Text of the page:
I really liked Rasputin’s Supernatural Dating Service and I hope the author decides to do a lot more in the universe he created. While I felt the story was a little weak, it didn’t really matter. The characters were so good and the book was so funny that it didn’t need a good story, in fact it would have been better without it. I would have liked to have heard more stories about dating monsters from Eli’s point of view and gotten more into Eli’s love life. If anything I felt the monster apocalypse story line took a little bit away from what is overall a good horror romantic comedy. I’m hoping David D. Hammons next book is just about the love lives of supernatural creatures, because that in itsself is a great story.
Admit it! I’m sure you’ve told a lie or two in your time. You may even think of yourself as good at it. Does it really help? Or is it just leading you to a delusional way of life by covering up the flaws that might in fact really be blessings? The Skeleton Code: A Satirical Guide to Secret Keeping by Ken Massey and Alla Campanella could be the book you need to live a happier life.
If you are looking for better ways to keep secrets or hide the Skeletons in your closet, this book has that. It gets into how to distract people from seeing through your lies, how to use plausible deniability, how to use celebrities as examples on keeping your secrets and much more. As this book outlines great and humorous ways to keep your secrets, it slowly moves forward to it’s real point, which is to say the best way to keep your secrets hidden is by not having them.
While I think this book really has its moments, the problem is that it’s a little long. The Skeleton Code makes its point about how ridiculous lying about yourself is, pretty quickly. Then its a little like beating a dead horse. It’s a funny book, but when I got to the middle I found myself thinking “ok I get your point, you can stop now.” That being said, towards the end of the book it picks up again as it gets into how to deal with your secrets and live a more honest life.
The Skeleton Code is a self-help book that is worth your time. There are some good life lessons to be learned here. The biggest one is total honesty and how it will lead you to a better life. The point to the book is that we make up lies to cover up who we really are as a person. If we can learn to be honest and get rid of the skeletons in our closet, we can experience a more enlightened way of living. Towards the end of the book the authors mention the movie A Beautiful Mind and how John Nash through love and trusting another gets freed from his delusions, starts to deal with reality and manages to create a better life and win a Nobel prize. I loved the example given and that’s what’s being taught here, a better life through honesty and without having an ego. I also like how humor is used to get the point across which works much better than taking a serious approach.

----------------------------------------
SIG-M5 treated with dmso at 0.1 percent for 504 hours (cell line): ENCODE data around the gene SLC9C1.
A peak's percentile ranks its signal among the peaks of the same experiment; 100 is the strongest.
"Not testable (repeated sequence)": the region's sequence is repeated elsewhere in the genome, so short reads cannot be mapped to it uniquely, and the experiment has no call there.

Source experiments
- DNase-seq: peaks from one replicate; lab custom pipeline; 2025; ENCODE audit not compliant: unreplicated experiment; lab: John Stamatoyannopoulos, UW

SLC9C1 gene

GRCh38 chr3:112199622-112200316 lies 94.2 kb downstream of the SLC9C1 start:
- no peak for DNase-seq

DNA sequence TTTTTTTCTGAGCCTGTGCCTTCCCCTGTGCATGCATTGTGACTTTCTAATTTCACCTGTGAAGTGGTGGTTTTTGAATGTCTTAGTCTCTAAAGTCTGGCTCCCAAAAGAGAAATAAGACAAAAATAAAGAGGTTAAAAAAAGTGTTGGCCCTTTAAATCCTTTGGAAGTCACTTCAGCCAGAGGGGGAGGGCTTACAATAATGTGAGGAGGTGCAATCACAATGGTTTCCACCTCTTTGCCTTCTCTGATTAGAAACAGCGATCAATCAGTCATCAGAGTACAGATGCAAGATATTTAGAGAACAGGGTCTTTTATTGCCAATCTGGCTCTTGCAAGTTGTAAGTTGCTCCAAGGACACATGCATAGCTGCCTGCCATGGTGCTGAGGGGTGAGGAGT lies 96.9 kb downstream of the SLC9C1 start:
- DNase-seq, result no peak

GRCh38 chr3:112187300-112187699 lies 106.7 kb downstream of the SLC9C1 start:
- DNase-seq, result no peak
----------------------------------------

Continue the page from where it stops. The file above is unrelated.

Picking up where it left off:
Two months before Troye Saavedra’s senior year of high school, his father’s drinking problem skyrockets. When Troye’s parents make an impulsive move to Georgia in order to “help” him finish high school on a positive note, he is forced to leave behind everything he knows. Things couldn’t get worse for Troye. That is, until he meets three enigmatic teenagers: Adelaide, an independent violinist with radical ideas; Zaidan, fiercely loyal and always funny; and Arabella, a girl who harbors secret struggles. Together, the four friends try to pick up the jagged pieces of their lives without getting hurt themselves. An insightful tale of perseverance, Silence Interrupted is a young adult novel about the beauty and peril of traversing the world as a teenager.
Sania Shaikh is a junior at Cambridge High School. Inspired to write from a young age, she worked on Silence Interrupted, her debut novel, starting in eighth grade.
Hello HorrorAddicts, recently we had the pleasure to interview Cadaveria. They are best described as a Horror Metal band with a blend of Black, Death, and Gothic Metal. How did the band Cadaveria come together? I founded the band with drummer Marçelo Santos in 2001. The band represents a virtual space where we can freely […]